MESSINGER v. Marcia Balestrino, Defendant.

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Supreme Court, Appellate Division, First Department, New York.

Benjamin MESSINGER, Plaintiff-Appellant, v. GIRL SCOUTS OF THE U.S.A., Defendant-Respondent, Marcia Balestrino, Defendant.

Decided: March 29, 2005

ANDRIAS, J.P., SULLIVAN, WILLIAMS, GONZALEZ, CATTERSON, JJ. Law Offices of Leonard N. Flamm, New York (Leonard N. Flamm of counsel), for appellant. Kelley Drye & Warren LLP, New York (Kenneth Kirschner of counsel), for respondent.

Judgment, Supreme Court, New York County (Leland DeGrasse, J.), entered January 7, 2004, dismissing the complaint, and bringing up for review an order of the same court and Justice, entered December 31, 2003, which granted defendant's motion for summary judgment, unanimously affirmed, with costs.

 A party alleging religious discrimination in employment under the State and New York City Human Rights Laws carries the initial burden of establishing a prima facie case.   To meet this burden, an employee must show that he is a member of a protected class, was qualified to hold the position, was terminated from employment or suffered another adverse employment action, and the discharge or other adverse action occurred under circumstances giving rise to an inference of discrimination (see Forrest v. Jewish Guild for the Blind, 3 N.Y.3d 295, 305, 786 N.Y.S.2d 382, 819 N.E.2d 998 [2004] ).   To prevail on a summary judgment motion, the employer must demonstrate either the employee's failure to establish every element of intentional discrimination, or-having offered legitimate, nondiscriminatory reasons for the challenged action-the absence of a material issue of fact as to whether its explanations were pretextual (id.;   see also Ferrante v. American Lung Assn., 90 N.Y.2d 623, 629-630, 665 N.Y.S.2d 25, 687 N.E.2d 1308 [1997] ).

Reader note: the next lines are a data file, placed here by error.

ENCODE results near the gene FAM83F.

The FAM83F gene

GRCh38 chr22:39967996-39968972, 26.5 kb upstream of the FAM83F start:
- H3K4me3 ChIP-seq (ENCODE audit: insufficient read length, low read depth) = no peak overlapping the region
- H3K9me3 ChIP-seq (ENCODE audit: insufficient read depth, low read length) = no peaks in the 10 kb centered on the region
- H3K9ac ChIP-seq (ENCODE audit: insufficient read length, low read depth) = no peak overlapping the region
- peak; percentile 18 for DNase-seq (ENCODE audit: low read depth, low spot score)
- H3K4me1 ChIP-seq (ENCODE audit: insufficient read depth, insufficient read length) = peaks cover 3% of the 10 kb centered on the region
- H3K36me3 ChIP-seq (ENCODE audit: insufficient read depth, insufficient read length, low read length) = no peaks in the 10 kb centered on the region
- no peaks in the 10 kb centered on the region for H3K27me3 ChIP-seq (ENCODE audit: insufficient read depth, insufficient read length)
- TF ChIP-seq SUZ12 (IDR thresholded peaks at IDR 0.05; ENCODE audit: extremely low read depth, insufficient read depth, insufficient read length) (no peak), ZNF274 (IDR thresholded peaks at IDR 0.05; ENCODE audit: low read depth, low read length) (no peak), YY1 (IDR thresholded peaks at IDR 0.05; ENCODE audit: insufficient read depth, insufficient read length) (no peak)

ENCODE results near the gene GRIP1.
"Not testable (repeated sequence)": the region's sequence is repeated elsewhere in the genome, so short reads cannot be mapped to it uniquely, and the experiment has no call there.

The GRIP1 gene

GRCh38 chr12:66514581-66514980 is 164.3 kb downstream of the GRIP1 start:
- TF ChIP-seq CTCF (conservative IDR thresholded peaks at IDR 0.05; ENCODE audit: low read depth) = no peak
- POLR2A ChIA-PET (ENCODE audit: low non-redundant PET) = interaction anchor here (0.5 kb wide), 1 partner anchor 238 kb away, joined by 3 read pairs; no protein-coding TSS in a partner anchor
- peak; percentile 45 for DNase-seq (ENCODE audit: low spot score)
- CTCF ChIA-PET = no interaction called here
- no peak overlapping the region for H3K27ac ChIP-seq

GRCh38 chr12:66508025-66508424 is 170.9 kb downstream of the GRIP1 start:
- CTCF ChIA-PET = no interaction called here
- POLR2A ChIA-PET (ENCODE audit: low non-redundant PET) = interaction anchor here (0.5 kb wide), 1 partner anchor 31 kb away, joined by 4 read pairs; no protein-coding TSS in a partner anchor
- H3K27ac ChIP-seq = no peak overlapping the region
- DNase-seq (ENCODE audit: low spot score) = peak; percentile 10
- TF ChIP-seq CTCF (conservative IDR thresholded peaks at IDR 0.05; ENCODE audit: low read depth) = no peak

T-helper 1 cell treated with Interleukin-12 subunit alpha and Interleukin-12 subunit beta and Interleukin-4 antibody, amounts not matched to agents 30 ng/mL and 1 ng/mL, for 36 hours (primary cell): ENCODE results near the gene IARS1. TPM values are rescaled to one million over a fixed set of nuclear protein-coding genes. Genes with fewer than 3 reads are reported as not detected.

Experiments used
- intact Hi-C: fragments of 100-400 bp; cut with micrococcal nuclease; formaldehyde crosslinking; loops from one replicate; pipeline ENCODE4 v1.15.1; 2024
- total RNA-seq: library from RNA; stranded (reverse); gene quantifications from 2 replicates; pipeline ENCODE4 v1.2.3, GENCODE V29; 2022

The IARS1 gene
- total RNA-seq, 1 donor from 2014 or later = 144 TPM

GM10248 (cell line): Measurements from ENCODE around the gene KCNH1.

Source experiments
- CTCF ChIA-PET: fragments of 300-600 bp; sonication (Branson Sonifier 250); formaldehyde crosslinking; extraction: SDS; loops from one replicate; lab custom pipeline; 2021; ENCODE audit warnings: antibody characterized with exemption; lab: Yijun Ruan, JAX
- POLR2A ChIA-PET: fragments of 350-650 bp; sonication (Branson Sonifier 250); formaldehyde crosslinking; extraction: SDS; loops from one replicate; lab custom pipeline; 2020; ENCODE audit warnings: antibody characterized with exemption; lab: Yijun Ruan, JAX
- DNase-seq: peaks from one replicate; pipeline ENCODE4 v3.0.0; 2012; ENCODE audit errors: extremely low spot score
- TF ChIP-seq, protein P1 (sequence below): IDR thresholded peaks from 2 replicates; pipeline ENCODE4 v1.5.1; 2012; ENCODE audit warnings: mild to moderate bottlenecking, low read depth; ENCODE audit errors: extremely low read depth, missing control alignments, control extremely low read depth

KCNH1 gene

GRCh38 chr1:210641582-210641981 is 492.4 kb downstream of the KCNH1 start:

Here, defendants demonstrated that plaintiff could not establish a prima facie case.   An adverse employment action requires a materially adverse change in the terms and conditions of employment.  “To be ‘materially adverse’ a change in working conditions must be ‘more disruptive than a mere inconvenience or an alteration of job responsibilities.   A materially adverse change might be indicated by a termination of employment, a demotion evidenced by a decrease in wage or salary, a less distinguished title, a material loss of benefits, significantly diminished material responsibilities, or other indices ․ unique to a particular situation’ ” (Galabya v. New York City Bd. of Educ., 202 F.3d 636, 640 [2d Cir.2000], quoting Crady v. Liberty Natl. Bank & Trust Co., 993 F.2d 132, 136 [7th Cir.1993] ).

 Defendants proved that there was only an alteration of plaintiff's responsibilities.   Even while working on the “WINCAS” project team, plaintiff performed tasks within his job description.   His removal from the WINCAS team was neither a termination of employment nor a demotion.   Plaintiff retained his work space, title, job hours and salary, and continued to perform functions consistent with his job title.   Thereafter, plaintiff was authorized to answer his colleagues' questions related to the project, and he later returned to WINCAS training.   While an arbitrator found that defendants' removal of plaintiff from the WINCAS team was handled poorly, and ordered the reference to that removal excised from his 1999 Review, she expressly found no evidence of discrimination.

After the reorganization of the Girl Scouts' IT department, plaintiff received a new title comparable to his old one-one of his second tier choices-and a merit raise.   The argument that his removal “could have disadvantaged him” and that his first negative review in 1999 “might well have resulted in more negative consequences” are speculative.   In this regard, the negative comments in the 1999 Review were not an adverse employment action (cf. Hawana v. City of New York, 230 F.Supp.2d 518, 528 [S.D.N.Y.2002] ).   The arbitrator did reframe certain comments in that Review, but in doing so she actually sustained plaintiff's overall evaluation.

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